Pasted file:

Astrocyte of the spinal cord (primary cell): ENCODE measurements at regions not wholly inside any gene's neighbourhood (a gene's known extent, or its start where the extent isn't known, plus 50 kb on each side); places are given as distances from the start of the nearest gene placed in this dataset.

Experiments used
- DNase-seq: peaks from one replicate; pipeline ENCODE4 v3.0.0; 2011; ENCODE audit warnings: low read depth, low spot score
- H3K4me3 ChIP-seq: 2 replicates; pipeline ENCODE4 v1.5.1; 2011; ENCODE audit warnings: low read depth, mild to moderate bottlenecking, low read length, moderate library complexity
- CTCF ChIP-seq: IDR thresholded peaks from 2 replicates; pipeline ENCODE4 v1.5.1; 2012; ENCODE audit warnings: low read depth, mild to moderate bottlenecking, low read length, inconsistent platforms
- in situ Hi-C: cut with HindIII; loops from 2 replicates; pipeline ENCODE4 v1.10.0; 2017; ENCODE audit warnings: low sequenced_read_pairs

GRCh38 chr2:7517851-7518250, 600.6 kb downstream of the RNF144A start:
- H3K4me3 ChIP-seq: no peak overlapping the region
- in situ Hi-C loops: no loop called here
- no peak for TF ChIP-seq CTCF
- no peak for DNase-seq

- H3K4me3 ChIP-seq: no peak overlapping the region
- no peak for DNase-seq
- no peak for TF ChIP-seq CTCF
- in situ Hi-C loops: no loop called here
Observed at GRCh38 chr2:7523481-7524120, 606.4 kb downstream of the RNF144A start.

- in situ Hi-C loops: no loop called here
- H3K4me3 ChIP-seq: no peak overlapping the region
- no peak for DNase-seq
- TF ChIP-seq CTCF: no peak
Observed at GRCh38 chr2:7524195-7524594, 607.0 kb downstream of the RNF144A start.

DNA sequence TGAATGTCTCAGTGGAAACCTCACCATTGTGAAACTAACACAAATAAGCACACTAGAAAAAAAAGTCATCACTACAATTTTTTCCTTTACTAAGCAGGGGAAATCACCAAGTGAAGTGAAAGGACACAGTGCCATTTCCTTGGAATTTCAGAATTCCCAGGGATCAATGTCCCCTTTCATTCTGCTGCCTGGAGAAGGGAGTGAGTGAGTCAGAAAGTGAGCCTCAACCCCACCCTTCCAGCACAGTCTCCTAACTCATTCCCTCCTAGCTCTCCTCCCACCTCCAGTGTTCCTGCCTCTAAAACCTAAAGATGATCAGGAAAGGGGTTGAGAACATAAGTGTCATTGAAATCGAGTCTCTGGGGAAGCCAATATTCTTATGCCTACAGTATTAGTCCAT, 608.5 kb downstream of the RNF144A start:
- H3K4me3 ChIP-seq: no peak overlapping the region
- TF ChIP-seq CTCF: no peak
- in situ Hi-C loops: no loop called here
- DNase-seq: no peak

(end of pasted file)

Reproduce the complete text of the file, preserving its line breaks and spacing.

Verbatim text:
Astrocyte of the spinal cord (primary cell): ENCODE measurements at regions not wholly inside any gene's neighbourhood (a gene's known extent, or its start where the extent isn't known, plus 50 kb on each side); places are given as distances from the start of the nearest gene placed in this dataset.

Experiments used
- DNase-seq: peaks from one replicate; pipeline ENCODE4 v3.0.0; 2011; ENCODE audit warnings: low read depth, low spot score
- H3K4me3 ChIP-seq: 2 replicates; pipeline ENCODE4 v1.5.1; 2011; ENCODE audit warnings: low read depth, mild to moderate bottlenecking, low read length, moderate library complexity
- CTCF ChIP-seq: IDR thresholded peaks from 2 replicates; pipeline ENCODE4 v1.5.1; 2012; ENCODE audit warnings: low read depth, mild to moderate bottlenecking, low read length, inconsistent platforms
- in situ Hi-C: cut with HindIII; loops from 2 replicates; pipeline ENCODE4 v1.10.0; 2017; ENCODE audit warnings: low sequenced_read_pairs

GRCh38 chr2:7517851-7518250, 600.6 kb downstream of the RNF144A start:
- H3K4me3 ChIP-seq: no peak overlapping the region
- in situ Hi-C loops: no loop called here
- no peak for TF ChIP-seq CTCF
- no peak for DNase-seq

- H3K4me3 ChIP-seq: no peak overlapping the region
- no peak for DNase-seq
- no peak for TF ChIP-seq CTCF
- in situ Hi-C loops: no loop called here
Observed at GRCh38 chr2:7523481-7524120, 606.4 kb downstream of the RNF144A start.

- in situ Hi-C loops: no loop called here
- H3K4me3 ChIP-seq: no peak overlapping the region
- no peak for DNase-seq
- TF ChIP-seq CTCF: no peak
Observed at GRCh38 chr2:7524195-7524594, 607.0 kb downstream of the RNF144A start.

DNA sequence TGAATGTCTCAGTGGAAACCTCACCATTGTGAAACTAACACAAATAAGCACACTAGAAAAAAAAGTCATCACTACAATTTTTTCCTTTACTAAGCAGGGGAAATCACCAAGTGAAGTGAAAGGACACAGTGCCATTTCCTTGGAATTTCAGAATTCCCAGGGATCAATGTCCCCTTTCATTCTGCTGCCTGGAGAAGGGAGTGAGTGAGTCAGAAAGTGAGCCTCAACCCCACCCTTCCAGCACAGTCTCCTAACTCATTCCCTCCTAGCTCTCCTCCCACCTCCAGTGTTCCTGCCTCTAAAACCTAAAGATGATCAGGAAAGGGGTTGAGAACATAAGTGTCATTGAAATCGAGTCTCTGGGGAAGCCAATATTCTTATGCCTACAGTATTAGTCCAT, 608.5 kb downstream of the RNF144A start:
- H3K4me3 ChIP-seq: no peak overlapping the region
- TF ChIP-seq CTCF: no peak
- in situ Hi-C loops: no loop called here
- DNase-seq: no peak